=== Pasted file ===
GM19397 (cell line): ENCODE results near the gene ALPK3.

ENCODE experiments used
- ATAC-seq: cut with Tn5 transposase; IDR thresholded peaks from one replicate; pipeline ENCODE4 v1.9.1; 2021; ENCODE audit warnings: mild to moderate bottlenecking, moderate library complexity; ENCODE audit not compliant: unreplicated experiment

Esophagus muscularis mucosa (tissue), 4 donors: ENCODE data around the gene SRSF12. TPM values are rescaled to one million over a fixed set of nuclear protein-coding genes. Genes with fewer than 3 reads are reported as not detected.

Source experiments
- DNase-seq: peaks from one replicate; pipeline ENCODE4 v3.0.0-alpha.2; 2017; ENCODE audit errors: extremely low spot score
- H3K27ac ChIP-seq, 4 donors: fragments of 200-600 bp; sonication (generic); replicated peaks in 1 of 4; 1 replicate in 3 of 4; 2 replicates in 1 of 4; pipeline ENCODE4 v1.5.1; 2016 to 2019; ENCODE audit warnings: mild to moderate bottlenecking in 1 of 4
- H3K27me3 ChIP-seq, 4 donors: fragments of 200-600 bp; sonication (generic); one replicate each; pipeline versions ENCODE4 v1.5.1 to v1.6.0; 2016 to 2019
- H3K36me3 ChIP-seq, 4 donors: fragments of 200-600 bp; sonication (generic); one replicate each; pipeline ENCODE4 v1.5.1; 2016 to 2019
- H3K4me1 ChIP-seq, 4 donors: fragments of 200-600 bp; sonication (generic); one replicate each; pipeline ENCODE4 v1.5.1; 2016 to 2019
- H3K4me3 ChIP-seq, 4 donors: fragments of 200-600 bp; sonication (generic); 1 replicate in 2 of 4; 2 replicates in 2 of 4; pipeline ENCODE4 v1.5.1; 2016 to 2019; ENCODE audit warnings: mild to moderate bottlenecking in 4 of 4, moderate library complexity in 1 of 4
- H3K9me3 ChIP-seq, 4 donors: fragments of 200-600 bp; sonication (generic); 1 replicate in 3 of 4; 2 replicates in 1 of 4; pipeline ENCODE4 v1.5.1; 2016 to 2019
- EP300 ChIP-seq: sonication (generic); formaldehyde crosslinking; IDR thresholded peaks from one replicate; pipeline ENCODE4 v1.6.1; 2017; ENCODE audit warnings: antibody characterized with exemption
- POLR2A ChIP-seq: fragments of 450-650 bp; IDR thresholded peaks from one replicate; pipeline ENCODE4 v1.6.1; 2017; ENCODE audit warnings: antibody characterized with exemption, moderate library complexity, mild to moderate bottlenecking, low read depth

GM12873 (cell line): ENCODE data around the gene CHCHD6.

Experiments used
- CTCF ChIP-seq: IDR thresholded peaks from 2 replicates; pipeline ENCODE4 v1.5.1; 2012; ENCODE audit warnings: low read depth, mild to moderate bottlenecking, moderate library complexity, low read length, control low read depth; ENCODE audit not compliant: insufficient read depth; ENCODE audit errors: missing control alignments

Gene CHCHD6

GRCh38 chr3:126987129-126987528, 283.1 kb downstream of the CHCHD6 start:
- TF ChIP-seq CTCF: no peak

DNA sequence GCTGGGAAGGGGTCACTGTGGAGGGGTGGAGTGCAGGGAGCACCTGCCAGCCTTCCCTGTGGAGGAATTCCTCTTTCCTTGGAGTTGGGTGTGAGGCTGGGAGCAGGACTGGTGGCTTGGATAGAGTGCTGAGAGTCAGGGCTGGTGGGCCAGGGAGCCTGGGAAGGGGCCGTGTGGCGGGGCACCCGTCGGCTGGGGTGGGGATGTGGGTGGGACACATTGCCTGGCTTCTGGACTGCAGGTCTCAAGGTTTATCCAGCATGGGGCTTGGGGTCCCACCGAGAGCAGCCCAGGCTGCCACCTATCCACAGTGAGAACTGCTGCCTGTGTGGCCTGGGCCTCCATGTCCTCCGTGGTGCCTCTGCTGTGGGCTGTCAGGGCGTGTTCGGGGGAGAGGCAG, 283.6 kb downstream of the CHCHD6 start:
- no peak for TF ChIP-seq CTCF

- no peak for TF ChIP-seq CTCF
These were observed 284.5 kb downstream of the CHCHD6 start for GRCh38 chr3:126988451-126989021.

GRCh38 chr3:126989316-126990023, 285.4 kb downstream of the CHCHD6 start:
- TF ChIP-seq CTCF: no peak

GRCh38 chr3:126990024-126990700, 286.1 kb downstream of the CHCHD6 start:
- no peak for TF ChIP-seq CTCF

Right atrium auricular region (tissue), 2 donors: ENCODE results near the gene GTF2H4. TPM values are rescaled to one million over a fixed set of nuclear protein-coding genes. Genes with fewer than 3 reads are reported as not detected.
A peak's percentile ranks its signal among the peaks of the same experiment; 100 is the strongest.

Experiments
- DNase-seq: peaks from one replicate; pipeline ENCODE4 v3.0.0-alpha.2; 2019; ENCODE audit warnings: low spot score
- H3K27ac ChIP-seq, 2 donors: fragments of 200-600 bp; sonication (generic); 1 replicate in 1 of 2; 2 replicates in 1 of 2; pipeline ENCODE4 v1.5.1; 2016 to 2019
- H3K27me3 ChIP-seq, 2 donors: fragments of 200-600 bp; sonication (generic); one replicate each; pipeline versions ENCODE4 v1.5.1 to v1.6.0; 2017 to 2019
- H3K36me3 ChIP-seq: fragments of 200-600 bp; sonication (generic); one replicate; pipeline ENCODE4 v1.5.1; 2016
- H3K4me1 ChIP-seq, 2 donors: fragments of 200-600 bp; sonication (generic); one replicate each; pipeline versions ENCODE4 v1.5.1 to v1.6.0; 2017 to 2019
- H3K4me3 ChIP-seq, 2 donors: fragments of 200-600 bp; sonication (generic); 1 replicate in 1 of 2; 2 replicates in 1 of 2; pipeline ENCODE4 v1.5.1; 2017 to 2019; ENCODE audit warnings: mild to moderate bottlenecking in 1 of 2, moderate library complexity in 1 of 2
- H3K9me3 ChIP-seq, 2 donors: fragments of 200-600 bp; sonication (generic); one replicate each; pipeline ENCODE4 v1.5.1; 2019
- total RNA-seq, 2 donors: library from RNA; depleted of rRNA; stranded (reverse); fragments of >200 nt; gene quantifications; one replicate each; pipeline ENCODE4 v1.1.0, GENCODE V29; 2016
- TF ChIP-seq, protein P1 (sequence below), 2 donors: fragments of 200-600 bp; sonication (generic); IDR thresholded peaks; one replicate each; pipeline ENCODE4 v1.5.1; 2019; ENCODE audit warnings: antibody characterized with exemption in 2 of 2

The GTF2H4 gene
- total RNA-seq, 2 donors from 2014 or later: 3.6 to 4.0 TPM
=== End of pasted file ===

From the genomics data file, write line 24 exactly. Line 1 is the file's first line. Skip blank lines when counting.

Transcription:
These were observed 284.5 kb downstream of the CHCHD6 start for GRCh38 chr3:126988451-126989021.